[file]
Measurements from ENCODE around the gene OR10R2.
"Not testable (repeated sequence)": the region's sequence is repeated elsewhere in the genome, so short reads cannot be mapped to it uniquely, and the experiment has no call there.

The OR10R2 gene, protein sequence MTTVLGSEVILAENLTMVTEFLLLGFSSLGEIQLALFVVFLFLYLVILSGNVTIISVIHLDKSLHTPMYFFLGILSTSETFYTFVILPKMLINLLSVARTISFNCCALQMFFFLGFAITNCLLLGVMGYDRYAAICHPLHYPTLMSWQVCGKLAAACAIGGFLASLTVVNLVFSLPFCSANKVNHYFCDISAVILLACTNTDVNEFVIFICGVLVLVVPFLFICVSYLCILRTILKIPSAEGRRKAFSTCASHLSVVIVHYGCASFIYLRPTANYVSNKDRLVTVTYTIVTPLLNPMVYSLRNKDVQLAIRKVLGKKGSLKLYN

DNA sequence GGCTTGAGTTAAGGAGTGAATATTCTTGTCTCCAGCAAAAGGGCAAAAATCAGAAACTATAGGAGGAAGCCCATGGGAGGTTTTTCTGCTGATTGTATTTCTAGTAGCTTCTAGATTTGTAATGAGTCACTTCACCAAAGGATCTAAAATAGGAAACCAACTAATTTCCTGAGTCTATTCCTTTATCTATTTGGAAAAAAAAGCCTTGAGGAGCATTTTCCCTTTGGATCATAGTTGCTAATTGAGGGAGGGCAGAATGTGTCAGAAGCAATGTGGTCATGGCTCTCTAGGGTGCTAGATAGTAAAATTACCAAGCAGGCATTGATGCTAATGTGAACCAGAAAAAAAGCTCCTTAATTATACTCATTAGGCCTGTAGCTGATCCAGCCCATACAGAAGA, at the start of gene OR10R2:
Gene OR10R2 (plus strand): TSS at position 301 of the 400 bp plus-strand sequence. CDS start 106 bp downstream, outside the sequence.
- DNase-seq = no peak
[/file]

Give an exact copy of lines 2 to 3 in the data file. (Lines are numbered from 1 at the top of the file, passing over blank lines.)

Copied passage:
"Not testable (repeated sequence)": the region's sequence is repeated elsewhere in the genome, so short reads cannot be mapped to it uniquely, and the experiment has no call there.

The OR10R2 gene, protein sequence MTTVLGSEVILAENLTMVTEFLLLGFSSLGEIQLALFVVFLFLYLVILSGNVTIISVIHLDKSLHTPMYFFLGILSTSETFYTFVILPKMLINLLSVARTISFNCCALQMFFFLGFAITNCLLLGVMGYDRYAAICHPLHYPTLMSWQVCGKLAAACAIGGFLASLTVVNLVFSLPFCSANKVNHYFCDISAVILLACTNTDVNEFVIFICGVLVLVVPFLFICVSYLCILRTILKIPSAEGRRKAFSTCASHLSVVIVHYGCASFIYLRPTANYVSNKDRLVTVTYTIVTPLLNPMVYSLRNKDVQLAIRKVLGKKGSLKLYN